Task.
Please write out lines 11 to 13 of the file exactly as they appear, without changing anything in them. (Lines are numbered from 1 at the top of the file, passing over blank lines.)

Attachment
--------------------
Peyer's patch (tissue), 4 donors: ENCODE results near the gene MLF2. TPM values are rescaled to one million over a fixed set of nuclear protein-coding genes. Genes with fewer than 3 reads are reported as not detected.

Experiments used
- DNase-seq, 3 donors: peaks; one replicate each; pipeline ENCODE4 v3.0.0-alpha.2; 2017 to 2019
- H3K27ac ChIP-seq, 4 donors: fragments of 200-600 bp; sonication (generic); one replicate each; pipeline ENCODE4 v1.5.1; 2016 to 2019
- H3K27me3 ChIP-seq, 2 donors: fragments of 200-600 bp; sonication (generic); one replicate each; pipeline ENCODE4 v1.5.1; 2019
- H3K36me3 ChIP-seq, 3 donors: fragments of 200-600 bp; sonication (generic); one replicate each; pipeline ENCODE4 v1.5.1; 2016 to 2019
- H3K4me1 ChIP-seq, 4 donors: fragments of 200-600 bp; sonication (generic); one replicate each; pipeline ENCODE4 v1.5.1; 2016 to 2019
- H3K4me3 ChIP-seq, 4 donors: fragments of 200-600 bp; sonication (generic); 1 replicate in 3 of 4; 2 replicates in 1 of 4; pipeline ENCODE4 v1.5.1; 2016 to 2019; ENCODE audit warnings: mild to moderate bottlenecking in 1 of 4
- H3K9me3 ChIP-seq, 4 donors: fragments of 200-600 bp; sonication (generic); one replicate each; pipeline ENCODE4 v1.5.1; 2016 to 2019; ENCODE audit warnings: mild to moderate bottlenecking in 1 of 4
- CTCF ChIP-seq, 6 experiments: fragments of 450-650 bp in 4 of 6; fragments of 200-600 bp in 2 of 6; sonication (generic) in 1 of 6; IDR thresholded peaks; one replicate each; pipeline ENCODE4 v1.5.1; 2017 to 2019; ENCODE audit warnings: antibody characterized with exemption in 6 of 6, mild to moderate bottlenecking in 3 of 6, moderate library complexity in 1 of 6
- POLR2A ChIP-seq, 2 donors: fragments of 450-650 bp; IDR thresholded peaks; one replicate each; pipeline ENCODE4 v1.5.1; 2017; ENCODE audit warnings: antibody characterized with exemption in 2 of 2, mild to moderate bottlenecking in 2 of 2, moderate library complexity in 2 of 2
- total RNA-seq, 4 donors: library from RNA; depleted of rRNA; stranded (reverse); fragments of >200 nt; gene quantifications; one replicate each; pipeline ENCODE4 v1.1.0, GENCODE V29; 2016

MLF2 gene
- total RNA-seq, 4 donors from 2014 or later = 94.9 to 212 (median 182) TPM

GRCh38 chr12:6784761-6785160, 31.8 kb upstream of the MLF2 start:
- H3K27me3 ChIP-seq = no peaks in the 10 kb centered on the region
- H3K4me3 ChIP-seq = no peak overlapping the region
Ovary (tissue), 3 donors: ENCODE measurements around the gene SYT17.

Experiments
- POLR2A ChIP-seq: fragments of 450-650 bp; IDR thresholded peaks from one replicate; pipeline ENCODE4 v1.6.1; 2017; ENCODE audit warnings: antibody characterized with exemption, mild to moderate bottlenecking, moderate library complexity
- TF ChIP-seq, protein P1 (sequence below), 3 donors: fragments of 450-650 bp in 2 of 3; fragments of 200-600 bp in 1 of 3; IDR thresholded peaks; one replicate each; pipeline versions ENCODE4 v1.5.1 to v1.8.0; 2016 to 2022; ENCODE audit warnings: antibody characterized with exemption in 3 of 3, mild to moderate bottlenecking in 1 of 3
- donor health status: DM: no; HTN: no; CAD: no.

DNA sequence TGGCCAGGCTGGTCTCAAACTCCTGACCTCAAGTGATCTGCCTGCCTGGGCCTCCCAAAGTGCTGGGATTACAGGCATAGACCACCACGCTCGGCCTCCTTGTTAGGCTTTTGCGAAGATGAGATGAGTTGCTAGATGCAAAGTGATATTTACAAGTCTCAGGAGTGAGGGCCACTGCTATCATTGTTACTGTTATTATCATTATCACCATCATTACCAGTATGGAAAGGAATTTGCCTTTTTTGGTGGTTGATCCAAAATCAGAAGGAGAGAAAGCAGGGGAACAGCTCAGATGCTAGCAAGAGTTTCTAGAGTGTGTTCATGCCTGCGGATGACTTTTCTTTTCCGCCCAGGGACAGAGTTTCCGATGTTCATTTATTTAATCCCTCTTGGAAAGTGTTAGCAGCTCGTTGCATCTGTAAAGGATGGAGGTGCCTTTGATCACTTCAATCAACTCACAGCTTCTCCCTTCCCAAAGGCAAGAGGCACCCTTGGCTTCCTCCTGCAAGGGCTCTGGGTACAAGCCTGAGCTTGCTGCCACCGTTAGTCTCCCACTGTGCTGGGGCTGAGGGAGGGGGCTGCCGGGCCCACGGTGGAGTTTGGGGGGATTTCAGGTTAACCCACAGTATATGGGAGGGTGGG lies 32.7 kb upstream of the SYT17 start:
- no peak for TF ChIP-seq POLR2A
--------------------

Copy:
- POLR2A ChIP-seq, 2 donors: fragments of 450-650 bp; IDR thresholded peaks; one replicate each; pipeline ENCODE4 v1.5.1; 2017; ENCODE audit warnings: antibody characterized with exemption in 2 of 2, mild to moderate bottlenecking in 2 of 2, moderate library complexity in 2 of 2
- total RNA-seq, 4 donors: library from RNA; depleted of rRNA; stranded (reverse); fragments of >200 nt; gene quantifications; one replicate each; pipeline ENCODE4 v1.1.0, GENCODE V29; 2016

MLF2 gene